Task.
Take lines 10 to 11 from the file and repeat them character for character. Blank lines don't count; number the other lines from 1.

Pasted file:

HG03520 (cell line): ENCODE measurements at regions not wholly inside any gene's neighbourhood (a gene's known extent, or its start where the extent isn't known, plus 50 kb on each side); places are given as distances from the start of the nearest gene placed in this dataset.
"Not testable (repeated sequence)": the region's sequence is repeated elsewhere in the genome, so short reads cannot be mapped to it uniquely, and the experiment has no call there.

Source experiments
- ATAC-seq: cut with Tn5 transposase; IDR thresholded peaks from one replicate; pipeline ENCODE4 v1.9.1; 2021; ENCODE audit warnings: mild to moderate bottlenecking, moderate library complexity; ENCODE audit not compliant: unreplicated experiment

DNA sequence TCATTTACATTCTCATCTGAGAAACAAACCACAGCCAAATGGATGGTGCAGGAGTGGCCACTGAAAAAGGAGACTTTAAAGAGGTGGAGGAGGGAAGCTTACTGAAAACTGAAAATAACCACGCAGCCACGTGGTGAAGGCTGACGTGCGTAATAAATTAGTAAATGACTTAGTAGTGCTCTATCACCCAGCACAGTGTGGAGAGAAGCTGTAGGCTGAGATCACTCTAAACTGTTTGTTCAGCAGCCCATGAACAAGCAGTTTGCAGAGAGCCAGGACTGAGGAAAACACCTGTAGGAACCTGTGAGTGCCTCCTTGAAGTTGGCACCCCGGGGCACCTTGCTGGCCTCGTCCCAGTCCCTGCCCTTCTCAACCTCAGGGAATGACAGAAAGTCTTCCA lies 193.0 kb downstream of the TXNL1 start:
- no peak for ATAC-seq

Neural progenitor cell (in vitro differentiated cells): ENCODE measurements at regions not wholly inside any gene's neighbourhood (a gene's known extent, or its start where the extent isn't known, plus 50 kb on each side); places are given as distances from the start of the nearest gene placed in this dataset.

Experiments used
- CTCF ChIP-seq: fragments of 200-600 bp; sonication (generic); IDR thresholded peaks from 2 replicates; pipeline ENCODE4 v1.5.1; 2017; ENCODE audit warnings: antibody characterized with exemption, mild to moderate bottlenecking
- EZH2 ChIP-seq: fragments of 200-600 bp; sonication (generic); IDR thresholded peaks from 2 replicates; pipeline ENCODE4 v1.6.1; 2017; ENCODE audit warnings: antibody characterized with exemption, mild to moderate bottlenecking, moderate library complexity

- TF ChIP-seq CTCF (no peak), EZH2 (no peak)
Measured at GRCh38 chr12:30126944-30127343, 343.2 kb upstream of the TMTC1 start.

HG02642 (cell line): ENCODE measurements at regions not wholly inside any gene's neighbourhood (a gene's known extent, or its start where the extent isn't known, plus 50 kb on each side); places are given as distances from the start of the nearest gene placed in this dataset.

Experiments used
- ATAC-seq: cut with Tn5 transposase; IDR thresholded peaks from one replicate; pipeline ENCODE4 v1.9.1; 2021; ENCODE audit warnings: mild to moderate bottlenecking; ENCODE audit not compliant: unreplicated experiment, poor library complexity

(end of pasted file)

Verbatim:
- EZH2 ChIP-seq: fragments of 200-600 bp; sonication (generic); IDR thresholded peaks from 2 replicates; pipeline ENCODE4 v1.6.1; 2017; ENCODE audit warnings: antibody characterized with exemption, mild to moderate bottlenecking, moderate library complexity

- TF ChIP-seq CTCF (no peak), EZH2 (no peak)